The N-terminal 240 amino acids of Rav1 constitute the second most highly conserved region among Rav1 homologues (25). When this region was expressed separately in the two-hybrid vector, it showed no interaction with V1E but did exhibit a two-hybrid interaction with V1C, Vph1NT, and Rav2 (Fig. 2). Deletion of the N-terminal 240 amino acids of the full Rav1 compromised the two-hybrid interactions of V1C, Vph1NT, and Rav2, as expected by the interaction of these proteins with the Rav1 N-terminal fragment. However, deletion of only amino acids 98–240 of Rav1 largely restored the two-hybrid interaction with Rav2. These results suggest that Rav2 requires the first 98 amino acids for binding to Rav1.
We confirmed the interaction of Rav2 in the first half of Rav1 through expression of these two proteins in E. coli and testing for interaction in vitro. The first 729 amino acids of Rav1 were expressed with an N-terminal MBP tag and a C-terminal His6 tag, and the full-length Rav2 was expressed with an N-terminal MBP and a C-terminal FLAG tag. Both proteins were purified via the MBP tag on amylose columns, and the MBP tag was cleaved from MBP-Rav2-FLAG (Fig. 3). When Rav2-FLAG was applied to the anti-FLAG affinity column, it eluted as a single band of the expected molecular mass (Fig. 3A). MBP-Rav1NT-His6 did not bind to the FLAG resin without bound Rav2-FLAG (Fig. 3B). However, when MBP-Rav1-His6, which had been further affinity-purified via the His6 tag, was added to the anti-FLAG affinity column to which Rav2-FLAG had been bound, it co-eluted with Rav2 (Fig. 3C). These data confirm that Rav2 can bind to the N-terminal region of Rav1, the region that is predicted to be rich in β-sheet.
We previously determined that V-ATPase complexes containing the Vph1 isoform of the Vo a subunit require RAVE for assembly and function (13). We also found that Vph1NT bound to full-length Rav1 in the two-hybrid assay and determined that purified Vph1NT could bind to a fragment of Rav1 containing amino acids 840–1125 (13). To further explore binding of Vph1NT on Rav1, we again examined interactions with fragments and deletions in RAV1 by two-hybrid assay. We expressed a small segment (Rav1 679–840) extending from the end of the N-terminal domain through the beginning of the highly conserved C-terminal domain. This region displayed a strong two-hybrid interaction with Vph1NT, but not with V1 subunits or Rav2 (Fig. 2). Vph1NT also showed a strong two-hybrid interaction with the fragment corresponding to the N-terminal 240 amino acids of Rav1. Interestingly, Vph1NT did not interact with any of the Rav1 deletion constructs, except for a weak interaction with the Δ840 to stop construct, even though a number of these constructs contain the 1–240 fragment, 679–840 fragment, or both of these fragments. Even the two-hybrid construct lacking only the functionally dispensable last 87 amino acids failed to interact with Vph1NT, although it interacted with all of the other partners tested. These results suggest that the Rav1(1–240) and (679–840) fragments may contain binding sites for the Vph1NT but that these fragments either assume a different structure in the larger Rav1 constructs or contain binding sites that are masked in the larger constructs.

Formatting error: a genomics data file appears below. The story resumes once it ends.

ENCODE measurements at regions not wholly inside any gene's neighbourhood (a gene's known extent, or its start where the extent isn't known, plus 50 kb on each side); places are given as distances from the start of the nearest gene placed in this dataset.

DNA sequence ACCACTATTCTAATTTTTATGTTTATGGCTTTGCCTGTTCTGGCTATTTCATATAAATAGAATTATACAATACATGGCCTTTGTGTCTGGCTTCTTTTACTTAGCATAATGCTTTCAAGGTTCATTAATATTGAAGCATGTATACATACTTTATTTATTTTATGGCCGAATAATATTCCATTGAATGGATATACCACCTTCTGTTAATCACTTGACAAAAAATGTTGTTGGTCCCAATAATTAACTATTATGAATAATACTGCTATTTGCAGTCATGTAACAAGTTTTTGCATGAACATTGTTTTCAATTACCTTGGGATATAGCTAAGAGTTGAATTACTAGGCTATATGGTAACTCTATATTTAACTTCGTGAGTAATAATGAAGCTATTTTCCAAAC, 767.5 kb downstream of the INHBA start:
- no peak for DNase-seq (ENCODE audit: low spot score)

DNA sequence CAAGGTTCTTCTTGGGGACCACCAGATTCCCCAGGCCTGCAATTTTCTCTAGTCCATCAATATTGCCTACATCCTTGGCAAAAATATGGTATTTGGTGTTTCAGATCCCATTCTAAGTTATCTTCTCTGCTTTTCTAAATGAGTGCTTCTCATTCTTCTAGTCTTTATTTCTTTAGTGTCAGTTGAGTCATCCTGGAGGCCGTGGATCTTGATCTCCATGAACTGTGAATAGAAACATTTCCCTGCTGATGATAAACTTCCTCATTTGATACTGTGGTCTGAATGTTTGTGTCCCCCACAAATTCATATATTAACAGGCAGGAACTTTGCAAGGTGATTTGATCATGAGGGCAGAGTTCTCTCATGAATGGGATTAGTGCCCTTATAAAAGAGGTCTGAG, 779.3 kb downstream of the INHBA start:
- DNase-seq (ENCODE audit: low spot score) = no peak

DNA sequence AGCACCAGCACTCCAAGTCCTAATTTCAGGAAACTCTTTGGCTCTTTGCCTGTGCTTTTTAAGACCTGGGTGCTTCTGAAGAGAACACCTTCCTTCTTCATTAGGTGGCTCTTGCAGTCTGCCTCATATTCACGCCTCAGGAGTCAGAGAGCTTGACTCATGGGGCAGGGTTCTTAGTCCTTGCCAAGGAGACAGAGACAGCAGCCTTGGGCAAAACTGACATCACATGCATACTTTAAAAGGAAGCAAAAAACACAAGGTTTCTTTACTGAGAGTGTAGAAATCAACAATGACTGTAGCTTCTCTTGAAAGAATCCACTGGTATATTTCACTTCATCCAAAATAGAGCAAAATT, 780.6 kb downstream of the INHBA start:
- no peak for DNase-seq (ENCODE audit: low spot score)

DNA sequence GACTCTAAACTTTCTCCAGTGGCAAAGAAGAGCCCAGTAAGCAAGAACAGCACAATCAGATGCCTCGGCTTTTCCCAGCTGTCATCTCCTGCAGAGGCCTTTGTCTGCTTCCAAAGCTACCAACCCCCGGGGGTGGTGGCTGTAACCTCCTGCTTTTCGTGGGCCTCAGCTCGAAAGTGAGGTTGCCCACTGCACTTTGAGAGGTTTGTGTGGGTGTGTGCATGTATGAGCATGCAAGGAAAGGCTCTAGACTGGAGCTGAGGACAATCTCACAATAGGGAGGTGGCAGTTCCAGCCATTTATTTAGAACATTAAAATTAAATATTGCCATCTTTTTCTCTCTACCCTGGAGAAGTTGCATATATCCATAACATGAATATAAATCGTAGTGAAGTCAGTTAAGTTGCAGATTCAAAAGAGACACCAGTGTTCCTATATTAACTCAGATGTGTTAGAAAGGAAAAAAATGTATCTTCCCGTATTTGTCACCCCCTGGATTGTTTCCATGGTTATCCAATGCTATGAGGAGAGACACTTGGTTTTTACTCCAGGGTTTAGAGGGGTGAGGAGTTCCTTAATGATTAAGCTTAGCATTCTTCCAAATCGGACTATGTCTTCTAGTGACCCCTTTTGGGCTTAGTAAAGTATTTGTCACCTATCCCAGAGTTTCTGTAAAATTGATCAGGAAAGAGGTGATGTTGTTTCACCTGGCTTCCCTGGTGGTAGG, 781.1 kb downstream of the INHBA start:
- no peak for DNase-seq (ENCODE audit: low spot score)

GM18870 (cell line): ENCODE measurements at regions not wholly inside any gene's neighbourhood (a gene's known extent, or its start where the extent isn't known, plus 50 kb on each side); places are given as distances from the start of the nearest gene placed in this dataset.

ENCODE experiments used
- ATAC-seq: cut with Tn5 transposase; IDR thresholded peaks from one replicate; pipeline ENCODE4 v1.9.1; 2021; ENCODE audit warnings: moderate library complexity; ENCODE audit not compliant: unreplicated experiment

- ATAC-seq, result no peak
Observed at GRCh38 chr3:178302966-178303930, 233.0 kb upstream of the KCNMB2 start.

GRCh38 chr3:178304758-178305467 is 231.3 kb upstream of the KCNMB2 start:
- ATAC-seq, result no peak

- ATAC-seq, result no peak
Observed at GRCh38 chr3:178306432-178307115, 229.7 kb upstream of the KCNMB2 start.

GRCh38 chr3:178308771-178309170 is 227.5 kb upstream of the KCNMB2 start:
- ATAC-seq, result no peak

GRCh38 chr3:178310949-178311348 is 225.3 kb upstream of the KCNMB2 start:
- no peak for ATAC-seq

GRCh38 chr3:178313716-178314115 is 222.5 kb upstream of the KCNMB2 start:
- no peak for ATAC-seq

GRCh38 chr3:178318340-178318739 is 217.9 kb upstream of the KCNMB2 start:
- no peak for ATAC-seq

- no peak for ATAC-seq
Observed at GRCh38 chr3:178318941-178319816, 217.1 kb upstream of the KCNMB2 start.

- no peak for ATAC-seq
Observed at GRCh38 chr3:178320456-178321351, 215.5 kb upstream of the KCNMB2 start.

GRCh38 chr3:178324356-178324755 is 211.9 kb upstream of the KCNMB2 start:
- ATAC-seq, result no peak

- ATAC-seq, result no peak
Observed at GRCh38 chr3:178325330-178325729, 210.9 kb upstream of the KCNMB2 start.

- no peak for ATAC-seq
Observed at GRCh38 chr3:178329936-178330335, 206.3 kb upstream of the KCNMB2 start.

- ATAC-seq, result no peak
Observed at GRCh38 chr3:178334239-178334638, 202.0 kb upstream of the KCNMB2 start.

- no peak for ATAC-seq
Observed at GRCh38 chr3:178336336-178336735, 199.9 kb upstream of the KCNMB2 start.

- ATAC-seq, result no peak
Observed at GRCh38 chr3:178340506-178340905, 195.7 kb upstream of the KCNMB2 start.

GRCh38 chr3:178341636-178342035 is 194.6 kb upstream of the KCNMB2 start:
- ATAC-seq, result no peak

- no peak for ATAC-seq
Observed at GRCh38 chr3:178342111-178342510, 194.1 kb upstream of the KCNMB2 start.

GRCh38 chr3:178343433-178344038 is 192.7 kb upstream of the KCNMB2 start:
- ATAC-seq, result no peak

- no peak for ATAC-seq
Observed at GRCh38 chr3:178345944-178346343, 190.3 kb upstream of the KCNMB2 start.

In light of the strong two-hybrid interaction between the Rav1(679–840) fragment and Vph1NT, we expressed a fragment of Rav1 containing amino acids 679–898 as an N-terminal MBP and C-terminal His6-tagged construct in E. coli and then purified the Rav1(679–898)-His6 protein and tested for binding of Vph1NT(1–372). As shown in Fig. 4, Vph1NT(1–372) binds to this fragment, consistent with a direct binding site in this region of Rav1. There was no binding of Vph1NT(1–372) to the TALON resin in the absence of the Rav1 fragment.
The V1C subunit is likely to be a critical player in reassembly of the V-ATPase. This subunit binds at the interface of V1 and Vo and is released from both sectors upon glucose deprivation (6, 14, 17). The two-hybrid experiments in Fig. 2 did not reveal a clear binding domain for subunit C. Previous two-hybrid experiments indicated interactions of subunit C with both intact Rav1 and Rav2. There was considerable overlap between regions of Rav1 that bound to Rav2 in the two-hybrid assay shown in Fig. 2 and those that showed interactions with subunit C. This is suggestive of bridging interactions in the two-hybrid assay and could indicate that V1C is binding to Rav1 only through Rav2. However, there are also fragments, such as the Rav1Δ2–240 fragment, that exhibited a two-hybrid interaction with the C subunit but not to Rav2 (Fig. 2). To test whether there was direct binding between Rav1 and subunit C, we tested for binding of expressed and purified V1C to a previously described fusion of GST to Rav1(840–1125) expressed in E. coli (13). As shown in Fig. 5A, subunit C co-eluted from glutathione-Sepharose with GST-Rav1(840–1125), and the identity of subunit C was confirmed by immunoblotting. (No expressed subunit C bound to glutathione-Sepharose in the absence of GST-tagged Rav1.) These data support a direct interaction of subunit C with Rav1, even though the Rav(840–1125) two-hybrid construct did not show binding to subunit C in Fig. 2. We next tested whether there was a separate site for subunit C binding on Rav2 by testing for interactions of the proteins expressed and purified from E. coli (Fig. 5B). Although purified V1C showed low level binding to anti-FLAG resin in the absence of Rav2-FLAG, there was much better binding in the presence of Rav2-FLAG, indicating a direct interaction. To confirm that the Rav2-V1C subunit interaction also occurred in yeast cells, we replaced the endogenous copy of the VMA5 gene with a FLAG-tagged version, in wild type and rav1Δ mutant cells containing a C-terminally tagged Rav2p (Rav2-myc13). As shown in Fig. 5C, Rav2-myc13 was co-immunoprecipitated by FLAG-tagged V1C from both wild type and rav1Δ cells but was not bound to the anti-FLAG resin in the absence of a FLAG tag on subunit C. These results indicate that Rav2 and Rav1 can each bind independently to V1C. This might suggest two binding sites for subunit C in the RAVE complex, but in the absence of additional structural information, it is not possible to exclude the possibility of a single site for C subunit binding with interfaces provided by both Rav1 and Rav2.